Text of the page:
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such cases Forchheimer [14] suggested that DarcyÕs law be modified to include a second-order term in the velocity. Later, the idea of non-integer exponents for the relationship between pressure gradient and flow rate was introduced by White [36] and generalized by Missbach [24] ; but no agreement on the exact value of the exponent has been found [31]. Hence these attempts to return from the two terms of the Forcheimer equation to a single term have been of limited value. As described by Scheidegger [31], many attempts have been made to correlate DarcyÕs law with the Reynolds number and a friction factor. Virtually all such correlations have foundered on the problem of attempting to define the Reynolds number in terms of pore diameter for porous media (whether natural or synthetic) that have no simple tubular pores. Others, exemplified by the work of Kozeny [19], Carman [2], and Ergun [9], have turned to theoretical descriptions of laminar and turbulent flow to elucidate the Forchheimer equation [31]. Lattice Boltzmann (LB) approaches currently offer perhaps the most popular and promising theoretical method for single-phase flow through permeable media [3,15,22,38]. An extensive review of LB modeling was provided by Chen and Doolen [3]. Lattice Boltzmann studies of single-phase flow through media of packedspheres or media with randomly placed identical obstacles were reported by Succi et al. [34], Maier et al. [21], Koponen et al. [18], and Pan et al. [25]. Using an extension of work by Fenwick and Blunt [10], Pan et al. [25] developed a single-phase pore-network model with cubic pore bodies connected by square cross-section channels for incompressible single-phase flow of viscous fluids. Although the LB method is a powerful technique, it is computationally demanding. Pan et al. [26] developed a new approach for modeling flow through porous media using the LB method with higher-performance, particularly, in floating point operations and storage capabilities. As opposed to the molecular-level approach of the LB method, there is a very large body of literature that assumes Poiseuille type flow through the throats of a network of ‘‘pore bodies’’ and connecting, tubular ‘‘pore throats’’ [4,11,12,16,17,20,28,29,32,33]. Tsakiroglou [35] presented an analytical approach for the prediction of non-Darcian creeping flow of shear-thinning (non-Newtonian) fluids in porous media. In this work, the analytical models were then integrated into numerical simulations of single-phase flow through a two-dimensional, square-lattice, pore-network model. However, almost all of this literature treats problems of flow of two (or more) ‘‘phases,’’ that is, either two fluids that are miscible and thus have no capillary pressure, but have ‘‘not yet’’ mixed; or else two fluids that truly are two phases at chemical equilibrium with a well-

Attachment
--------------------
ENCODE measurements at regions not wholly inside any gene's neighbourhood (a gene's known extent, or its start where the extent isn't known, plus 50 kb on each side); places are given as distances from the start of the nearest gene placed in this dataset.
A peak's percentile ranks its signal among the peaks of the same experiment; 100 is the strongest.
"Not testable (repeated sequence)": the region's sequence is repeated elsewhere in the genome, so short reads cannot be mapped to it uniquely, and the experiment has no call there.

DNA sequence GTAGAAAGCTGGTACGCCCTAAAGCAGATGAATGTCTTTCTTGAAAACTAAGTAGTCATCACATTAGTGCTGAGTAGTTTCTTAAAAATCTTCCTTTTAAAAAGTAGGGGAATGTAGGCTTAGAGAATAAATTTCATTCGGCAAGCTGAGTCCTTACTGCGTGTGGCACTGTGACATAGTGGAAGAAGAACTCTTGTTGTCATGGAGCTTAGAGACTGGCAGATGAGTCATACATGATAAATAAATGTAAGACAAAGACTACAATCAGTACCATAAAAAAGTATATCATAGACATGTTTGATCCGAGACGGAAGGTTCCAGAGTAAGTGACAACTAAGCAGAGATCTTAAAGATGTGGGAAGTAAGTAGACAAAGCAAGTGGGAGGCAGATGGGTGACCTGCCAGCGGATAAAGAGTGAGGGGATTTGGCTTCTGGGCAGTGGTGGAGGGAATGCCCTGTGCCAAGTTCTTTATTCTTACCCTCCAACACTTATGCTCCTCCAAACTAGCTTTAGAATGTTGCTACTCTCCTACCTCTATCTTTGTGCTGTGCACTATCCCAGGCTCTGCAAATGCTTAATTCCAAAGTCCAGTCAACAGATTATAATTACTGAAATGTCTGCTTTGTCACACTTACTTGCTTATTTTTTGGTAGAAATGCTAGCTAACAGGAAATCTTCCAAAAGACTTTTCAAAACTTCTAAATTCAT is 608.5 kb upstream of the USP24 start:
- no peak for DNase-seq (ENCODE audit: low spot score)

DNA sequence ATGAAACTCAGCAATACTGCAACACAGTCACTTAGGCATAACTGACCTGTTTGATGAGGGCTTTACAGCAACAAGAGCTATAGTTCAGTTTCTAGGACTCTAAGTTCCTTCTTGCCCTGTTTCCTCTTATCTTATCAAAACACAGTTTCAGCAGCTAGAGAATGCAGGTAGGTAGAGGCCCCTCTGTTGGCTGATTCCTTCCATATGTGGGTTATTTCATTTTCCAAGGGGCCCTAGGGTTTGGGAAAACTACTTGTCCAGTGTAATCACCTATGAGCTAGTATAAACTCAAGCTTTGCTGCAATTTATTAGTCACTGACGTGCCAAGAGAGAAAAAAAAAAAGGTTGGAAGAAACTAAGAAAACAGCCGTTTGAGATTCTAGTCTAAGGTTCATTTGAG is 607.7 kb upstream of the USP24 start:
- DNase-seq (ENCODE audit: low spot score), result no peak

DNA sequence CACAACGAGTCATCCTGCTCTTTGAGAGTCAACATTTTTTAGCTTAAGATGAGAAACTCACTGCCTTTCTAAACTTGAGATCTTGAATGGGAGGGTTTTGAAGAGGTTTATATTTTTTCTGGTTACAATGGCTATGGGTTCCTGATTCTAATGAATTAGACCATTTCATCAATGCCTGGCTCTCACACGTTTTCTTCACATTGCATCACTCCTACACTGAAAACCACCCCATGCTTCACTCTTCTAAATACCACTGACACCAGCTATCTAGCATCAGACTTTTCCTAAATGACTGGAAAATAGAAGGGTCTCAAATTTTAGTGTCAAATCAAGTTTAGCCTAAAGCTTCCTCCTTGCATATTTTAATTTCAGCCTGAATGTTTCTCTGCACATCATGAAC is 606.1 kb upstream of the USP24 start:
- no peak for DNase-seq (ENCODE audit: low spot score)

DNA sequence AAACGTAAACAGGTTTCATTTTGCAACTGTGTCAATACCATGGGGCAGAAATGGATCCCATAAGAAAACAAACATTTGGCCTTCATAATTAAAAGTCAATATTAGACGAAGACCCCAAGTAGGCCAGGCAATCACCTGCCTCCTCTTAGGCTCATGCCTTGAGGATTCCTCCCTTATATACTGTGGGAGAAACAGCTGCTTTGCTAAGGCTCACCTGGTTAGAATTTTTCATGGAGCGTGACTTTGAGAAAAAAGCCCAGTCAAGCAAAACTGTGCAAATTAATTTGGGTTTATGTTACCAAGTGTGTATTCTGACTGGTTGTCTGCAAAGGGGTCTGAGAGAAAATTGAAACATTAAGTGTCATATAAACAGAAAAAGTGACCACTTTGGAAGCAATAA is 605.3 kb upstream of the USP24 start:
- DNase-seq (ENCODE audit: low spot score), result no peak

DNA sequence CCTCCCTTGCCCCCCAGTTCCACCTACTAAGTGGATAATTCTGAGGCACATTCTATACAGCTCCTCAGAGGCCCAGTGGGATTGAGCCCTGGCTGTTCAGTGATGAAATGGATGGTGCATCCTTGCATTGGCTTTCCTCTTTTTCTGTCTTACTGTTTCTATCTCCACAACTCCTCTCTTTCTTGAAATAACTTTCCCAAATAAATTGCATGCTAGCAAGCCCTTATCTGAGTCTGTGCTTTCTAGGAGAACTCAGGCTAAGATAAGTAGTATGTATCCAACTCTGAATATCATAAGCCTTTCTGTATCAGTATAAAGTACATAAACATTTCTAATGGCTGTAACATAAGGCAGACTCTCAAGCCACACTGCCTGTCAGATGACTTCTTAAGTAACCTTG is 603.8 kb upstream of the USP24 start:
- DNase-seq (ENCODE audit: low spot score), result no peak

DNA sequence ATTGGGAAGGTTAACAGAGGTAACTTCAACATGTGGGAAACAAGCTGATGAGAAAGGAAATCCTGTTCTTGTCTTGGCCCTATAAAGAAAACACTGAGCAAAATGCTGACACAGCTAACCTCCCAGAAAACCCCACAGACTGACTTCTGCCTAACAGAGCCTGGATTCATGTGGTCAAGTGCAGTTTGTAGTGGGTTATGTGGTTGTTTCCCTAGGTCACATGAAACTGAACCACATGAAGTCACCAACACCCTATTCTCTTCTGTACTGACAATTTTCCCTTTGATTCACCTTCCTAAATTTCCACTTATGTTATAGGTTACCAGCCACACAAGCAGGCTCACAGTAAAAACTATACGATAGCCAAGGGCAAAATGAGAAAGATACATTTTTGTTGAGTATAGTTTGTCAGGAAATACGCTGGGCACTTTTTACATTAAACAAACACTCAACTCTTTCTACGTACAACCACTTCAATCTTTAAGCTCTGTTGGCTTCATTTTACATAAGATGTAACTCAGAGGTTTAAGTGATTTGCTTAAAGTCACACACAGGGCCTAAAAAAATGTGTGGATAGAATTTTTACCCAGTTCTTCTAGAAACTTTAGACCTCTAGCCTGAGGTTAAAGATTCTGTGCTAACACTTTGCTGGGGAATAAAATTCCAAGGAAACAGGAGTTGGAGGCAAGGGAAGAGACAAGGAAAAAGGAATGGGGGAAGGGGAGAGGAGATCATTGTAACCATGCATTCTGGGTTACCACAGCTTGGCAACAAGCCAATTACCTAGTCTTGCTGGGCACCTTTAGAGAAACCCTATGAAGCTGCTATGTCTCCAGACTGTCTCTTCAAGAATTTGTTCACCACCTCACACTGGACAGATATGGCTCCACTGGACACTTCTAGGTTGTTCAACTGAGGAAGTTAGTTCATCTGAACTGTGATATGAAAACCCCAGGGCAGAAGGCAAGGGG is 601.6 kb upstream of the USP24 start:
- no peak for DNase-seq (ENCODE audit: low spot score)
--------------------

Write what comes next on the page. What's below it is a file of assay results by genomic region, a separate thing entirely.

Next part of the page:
defined capillary pressure that is additive with the Poiseuille viscous pressure. It has been shown that such models can successfully produce the special two-phase flow cases of DLA (diffusion-limited aggregation) and invasion percolation (IP) [12], and the crossover from capillary fingering to compact invasion [13]. Such models have seldom (if ever) been used for flow of a singlefluid, but are capable of treating single-fluid flow as a ‘‘trivial’’ case. Detailed measurements for the velocity field have been of considerable interest for understanding of the complex features of fluid flows and for model verification. Particle image velocimetry (PIV) is now a wellestablished technique that provides the velocity vector field in a plane of flow. In this approach laser pulses illuminate a plane in the test section. The flow is seeded with tracer particles that reflect laser light, and the particle positions at each laser pulse are recorded and tracked for evaluating the instantaneous velocity field [27]. In recent years, Santiago et al. [30], Meinhart et al. [23] and Devasenathipathy et al. [7] have extended the approach to so-called micro-PIV for making velocity measurements in small devices. A more systematic approach to analysis of flow through porous media is now made possible by a triad of recent developments: (1) network models, (2) computers and computational methods for finding non-analytic solutions of the Navier–Stokes equation, and (3) microPIV measurements. Briefly: (1) network models replace complex permeable media with geometries that are computationally and experimentally tractable; (2) detailed, pore-level spatial-distributions of pressure gradients and velocity vectors can now be computed for these networks; and (3) these velocity vectors can be measured in the laboratory by PIV techniques for flow through networks whose geometries are essentially identical to those used in the Navier–Stokes computations. This approach permits detailed comparisons of computed and measured velocity vectors at different locations and flow rates. For the lattice Boltzmann approach, measurements of velocity vectors and/or solutions of the Navier– Stokes equation offer an experimental check on the computations and/or an opportunity to compare LB results with results from classical flow equations. For two-phase network models that assume Poiseuille flow, the computational and experimental approach of this paper suggest the possibility of ‘‘going back’’ to explore the limitations of the Poiseuille flow assumption for single-phase flow; such explorations could illuminate the limitations of the assumption for two-phase flow, and/or lead to extensions of this paperÕs approach to include two-phase flow through networks. This paper describes a complementary combination of computations and laboratory experiments on singlephase flows in a lattice network. Viscous flow in a typi-